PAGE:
When a patient first consults me I ask lots of questions, some of which may seem off-topic, but together they give me a picture of their internal landscape and from there the detective work begins. Sometimes I manage to spot something very simple that may be getting in the way of conceiving and an example of this is a luteal phase defect.
Your luteal phase is the time from ovulation until your period starts. A normal luteal phase should be 14 days which gives a fertilized egg enough time to implant and start to signal to your body that it’s there. A luteal phase lasting less than 12 days is too short for this to happen and the uterine lining begins to slough off before a fertilized egg has had a chance to implant and initiate the hormonal changes necessary to sustain a pregnancy. This is a common endocrine disorder and is present in many of the patients I see who are having trouble conceiving.
Researchers estimate that more than 1/3 of women* who are suffering from early pregnancy loss have a luteal phase disorder.
Another indicator of a luteal phase defect is low progesterone in the second half of the cycle. It’s possible to have a completely normal 14-day luteal phase and still have low progesterone levels which means that the endometrium can’t develop and function properly and a fertilized egg will have problems implanting and being sustained. A short luteal phase or spotting before your period could be a sign of low progesterone and it is a good idea to contact your doctor for further testing.
In our book Making Babies: A Proven 3-Month Program for Maximum Fertility Dr. David suggested the following tests for people who think they may be suffering from a luteal phase defect.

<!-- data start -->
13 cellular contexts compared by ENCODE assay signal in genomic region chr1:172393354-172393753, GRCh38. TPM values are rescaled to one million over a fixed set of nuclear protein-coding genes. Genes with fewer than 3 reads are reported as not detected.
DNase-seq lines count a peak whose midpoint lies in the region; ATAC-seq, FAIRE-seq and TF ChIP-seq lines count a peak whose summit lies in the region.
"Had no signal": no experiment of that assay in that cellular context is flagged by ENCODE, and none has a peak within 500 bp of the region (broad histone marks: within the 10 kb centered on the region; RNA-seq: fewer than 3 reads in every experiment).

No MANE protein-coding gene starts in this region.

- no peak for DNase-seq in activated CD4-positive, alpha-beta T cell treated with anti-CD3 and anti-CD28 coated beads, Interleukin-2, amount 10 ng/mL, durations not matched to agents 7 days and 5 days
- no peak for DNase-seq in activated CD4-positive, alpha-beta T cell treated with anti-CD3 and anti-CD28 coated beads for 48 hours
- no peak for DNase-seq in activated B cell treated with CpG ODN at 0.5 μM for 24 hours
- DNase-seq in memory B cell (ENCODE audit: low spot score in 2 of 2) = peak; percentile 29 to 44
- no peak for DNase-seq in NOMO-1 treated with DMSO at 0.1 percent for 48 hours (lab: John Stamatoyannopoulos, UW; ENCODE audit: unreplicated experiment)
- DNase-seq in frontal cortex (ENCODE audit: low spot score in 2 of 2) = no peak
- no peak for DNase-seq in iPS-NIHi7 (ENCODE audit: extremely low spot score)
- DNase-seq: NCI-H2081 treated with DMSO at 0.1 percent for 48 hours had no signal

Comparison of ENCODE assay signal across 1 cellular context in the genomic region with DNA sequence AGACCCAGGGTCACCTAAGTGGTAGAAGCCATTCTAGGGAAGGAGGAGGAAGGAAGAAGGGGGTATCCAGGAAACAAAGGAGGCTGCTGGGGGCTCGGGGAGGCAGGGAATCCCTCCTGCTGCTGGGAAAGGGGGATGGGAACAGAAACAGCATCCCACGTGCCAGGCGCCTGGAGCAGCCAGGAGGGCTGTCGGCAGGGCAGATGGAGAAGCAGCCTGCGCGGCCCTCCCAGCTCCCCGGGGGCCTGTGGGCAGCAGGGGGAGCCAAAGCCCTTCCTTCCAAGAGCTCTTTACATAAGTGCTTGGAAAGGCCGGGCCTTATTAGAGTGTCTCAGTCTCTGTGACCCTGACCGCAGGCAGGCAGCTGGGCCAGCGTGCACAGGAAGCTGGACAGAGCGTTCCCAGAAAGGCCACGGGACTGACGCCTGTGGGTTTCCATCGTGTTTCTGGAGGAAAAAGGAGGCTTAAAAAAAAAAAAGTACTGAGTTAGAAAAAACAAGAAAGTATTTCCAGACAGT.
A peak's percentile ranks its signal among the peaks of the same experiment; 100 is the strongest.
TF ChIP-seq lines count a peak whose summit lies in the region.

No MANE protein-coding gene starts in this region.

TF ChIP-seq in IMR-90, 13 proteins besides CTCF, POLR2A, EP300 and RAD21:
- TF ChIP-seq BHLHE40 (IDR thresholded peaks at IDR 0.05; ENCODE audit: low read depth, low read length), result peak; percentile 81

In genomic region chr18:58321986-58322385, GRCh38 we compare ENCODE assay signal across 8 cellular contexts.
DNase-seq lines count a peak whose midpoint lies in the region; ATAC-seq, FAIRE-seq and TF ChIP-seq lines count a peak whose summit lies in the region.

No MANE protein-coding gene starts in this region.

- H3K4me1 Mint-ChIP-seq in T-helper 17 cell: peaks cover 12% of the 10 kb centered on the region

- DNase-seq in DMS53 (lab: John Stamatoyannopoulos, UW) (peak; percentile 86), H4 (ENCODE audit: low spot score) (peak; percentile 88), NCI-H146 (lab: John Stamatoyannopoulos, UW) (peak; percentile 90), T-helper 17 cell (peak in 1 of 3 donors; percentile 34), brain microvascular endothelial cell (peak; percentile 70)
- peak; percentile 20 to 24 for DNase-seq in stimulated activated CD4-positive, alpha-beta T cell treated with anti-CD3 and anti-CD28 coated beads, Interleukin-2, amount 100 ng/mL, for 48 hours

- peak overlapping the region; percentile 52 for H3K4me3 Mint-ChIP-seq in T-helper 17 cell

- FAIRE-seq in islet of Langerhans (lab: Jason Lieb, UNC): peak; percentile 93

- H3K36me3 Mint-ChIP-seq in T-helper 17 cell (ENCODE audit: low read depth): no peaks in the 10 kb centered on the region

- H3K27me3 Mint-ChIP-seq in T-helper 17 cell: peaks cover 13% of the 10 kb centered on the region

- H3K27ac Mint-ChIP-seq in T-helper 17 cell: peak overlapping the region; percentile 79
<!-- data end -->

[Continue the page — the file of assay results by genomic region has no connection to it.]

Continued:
- Testing serial progesterone levels during a single cycle – 7, 9, and 11 days after ovulation.
- Testing prolactin levels – elevated prolactin can lead to inadequate progesterone
- Testing thyroid function – hypothyroidism can lead to low progesterone
- Checking for polycystic ovarian syndrome – low progesterone levels commonly occur in people with PCOS
If progesterone levels are low your doctor may prescribe supplemental progesterone or a follicle-stimulating drug in the follicular phase on the grounds that a strong follicular phase can lead to higher progesterone in the luteal phase.
In Chinese medicine, we interpret the luteal phase defect as an imbalance of the whole cycle, not just the luteal phase. Western medicine recognizes this too which is why doctors sometimes combine intervention in the luteal phase (progesterone supplementation) with support in the follicular phase. The luteal phase is governed by yang energy, which develops from yin energy which is dominant in the follicular phase. The transformation of yin to yang happens through the movement of qi and blood at ovulation. An interruption in the flow at any point in the cycle can show up as a luteal phase defect. This is where the detective work comes in and as an acupuncturist, I try to identify the root cause of the problem as I make my Chinese diagnosis.
- Too little yin in the first half of the cycle can lead to too little yang in the second half of the cycle. This would be termed yin and/or blood deficiency in Chinese medicine.
- Stagnation at ovulation can affect the hormonal transition and thus the transition of yin to yang. This would be termed qi and/or blood stagnation in Chinese medicine
- Too little yang can affect both the hormone transition at ovulation and the quality of the luteal phase. this would be termed yang and/or qi deficiency in Chinese medicine.
Based on these different diagnoses I adapt my acupuncture treatments and create a specially tailored herbal formula for each patient, which along with any treatment suggested by the patient’s doctor can significantly improve or correct a luteal phase defect.
Often all it takes for conception to occur is a bit of detective work combined with Eastern and Western medicine working together to correct a small but significant imbalance.
* Language used in the study referenced.